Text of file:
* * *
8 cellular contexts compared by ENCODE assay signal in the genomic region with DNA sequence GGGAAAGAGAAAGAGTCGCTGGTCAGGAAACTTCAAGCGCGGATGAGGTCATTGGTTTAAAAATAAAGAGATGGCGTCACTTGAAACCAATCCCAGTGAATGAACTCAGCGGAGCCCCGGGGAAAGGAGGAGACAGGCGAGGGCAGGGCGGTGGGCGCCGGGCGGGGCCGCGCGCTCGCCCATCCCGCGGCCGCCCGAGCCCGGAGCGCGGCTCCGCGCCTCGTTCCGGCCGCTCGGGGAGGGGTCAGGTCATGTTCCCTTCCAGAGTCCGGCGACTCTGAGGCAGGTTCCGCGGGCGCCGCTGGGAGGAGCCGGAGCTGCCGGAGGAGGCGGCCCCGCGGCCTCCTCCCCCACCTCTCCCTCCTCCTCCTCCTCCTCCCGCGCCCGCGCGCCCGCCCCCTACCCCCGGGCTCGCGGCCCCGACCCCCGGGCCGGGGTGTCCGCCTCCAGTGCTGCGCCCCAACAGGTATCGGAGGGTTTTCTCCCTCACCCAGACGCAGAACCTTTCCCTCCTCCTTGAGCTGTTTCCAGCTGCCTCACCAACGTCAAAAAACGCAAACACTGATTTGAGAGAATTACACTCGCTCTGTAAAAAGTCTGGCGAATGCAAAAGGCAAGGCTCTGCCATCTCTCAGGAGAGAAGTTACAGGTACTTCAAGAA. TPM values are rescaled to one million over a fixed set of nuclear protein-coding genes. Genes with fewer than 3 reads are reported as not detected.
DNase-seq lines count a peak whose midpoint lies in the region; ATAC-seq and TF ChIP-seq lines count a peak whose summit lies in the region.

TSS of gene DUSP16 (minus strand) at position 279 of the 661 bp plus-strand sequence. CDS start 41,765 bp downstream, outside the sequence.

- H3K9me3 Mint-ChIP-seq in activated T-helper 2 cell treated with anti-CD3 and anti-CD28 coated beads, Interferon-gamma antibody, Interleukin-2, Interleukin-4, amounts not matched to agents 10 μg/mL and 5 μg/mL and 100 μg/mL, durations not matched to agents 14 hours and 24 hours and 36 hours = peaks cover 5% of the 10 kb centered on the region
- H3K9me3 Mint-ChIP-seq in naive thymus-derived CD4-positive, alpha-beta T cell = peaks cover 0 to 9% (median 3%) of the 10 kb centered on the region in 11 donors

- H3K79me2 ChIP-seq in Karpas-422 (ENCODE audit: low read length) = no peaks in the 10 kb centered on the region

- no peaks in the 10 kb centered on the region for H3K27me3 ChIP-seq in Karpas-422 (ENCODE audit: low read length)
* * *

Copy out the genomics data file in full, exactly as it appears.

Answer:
8 cellular contexts compared by ENCODE assay signal in the genomic region with DNA sequence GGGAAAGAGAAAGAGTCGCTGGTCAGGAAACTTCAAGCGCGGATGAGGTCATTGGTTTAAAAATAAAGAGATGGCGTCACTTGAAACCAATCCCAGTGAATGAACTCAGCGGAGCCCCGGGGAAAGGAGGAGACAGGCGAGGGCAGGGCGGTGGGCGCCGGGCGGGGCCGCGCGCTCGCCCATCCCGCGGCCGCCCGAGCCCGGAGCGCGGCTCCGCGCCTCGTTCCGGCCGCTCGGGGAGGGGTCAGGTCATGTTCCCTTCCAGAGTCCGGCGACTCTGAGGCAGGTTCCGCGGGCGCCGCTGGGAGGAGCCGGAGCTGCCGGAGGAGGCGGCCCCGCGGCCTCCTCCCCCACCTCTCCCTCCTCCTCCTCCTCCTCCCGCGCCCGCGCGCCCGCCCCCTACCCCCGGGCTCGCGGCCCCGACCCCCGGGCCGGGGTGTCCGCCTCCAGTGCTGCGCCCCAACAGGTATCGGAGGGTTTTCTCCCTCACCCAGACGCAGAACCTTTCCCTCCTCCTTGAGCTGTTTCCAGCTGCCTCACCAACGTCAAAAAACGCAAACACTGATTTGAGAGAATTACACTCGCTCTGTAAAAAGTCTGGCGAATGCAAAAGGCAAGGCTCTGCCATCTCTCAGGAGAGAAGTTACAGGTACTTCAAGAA. TPM values are rescaled to one million over a fixed set of nuclear protein-coding genes. Genes with fewer than 3 reads are reported as not detected.
DNase-seq lines count a peak whose midpoint lies in the region; ATAC-seq and TF ChIP-seq lines count a peak whose summit lies in the region.

TSS of gene DUSP16 (minus strand) at position 279 of the 661 bp plus-strand sequence. CDS start 41,765 bp downstream, outside the sequence.

- H3K9me3 Mint-ChIP-seq in activated T-helper 2 cell treated with anti-CD3 and anti-CD28 coated beads, Interferon-gamma antibody, Interleukin-2, Interleukin-4, amounts not matched to agents 10 μg/mL and 5 μg/mL and 100 μg/mL, durations not matched to agents 14 hours and 24 hours and 36 hours = peaks cover 5% of the 10 kb centered on the region
- H3K9me3 Mint-ChIP-seq in naive thymus-derived CD4-positive, alpha-beta T cell = peaks cover 0 to 9% (median 3%) of the 10 kb centered on the region in 11 donors

- H3K79me2 ChIP-seq in Karpas-422 (ENCODE audit: low read length) = no peaks in the 10 kb centered on the region

- no peaks in the 10 kb centered on the region for H3K27me3 ChIP-seq in Karpas-422 (ENCODE audit: low read length)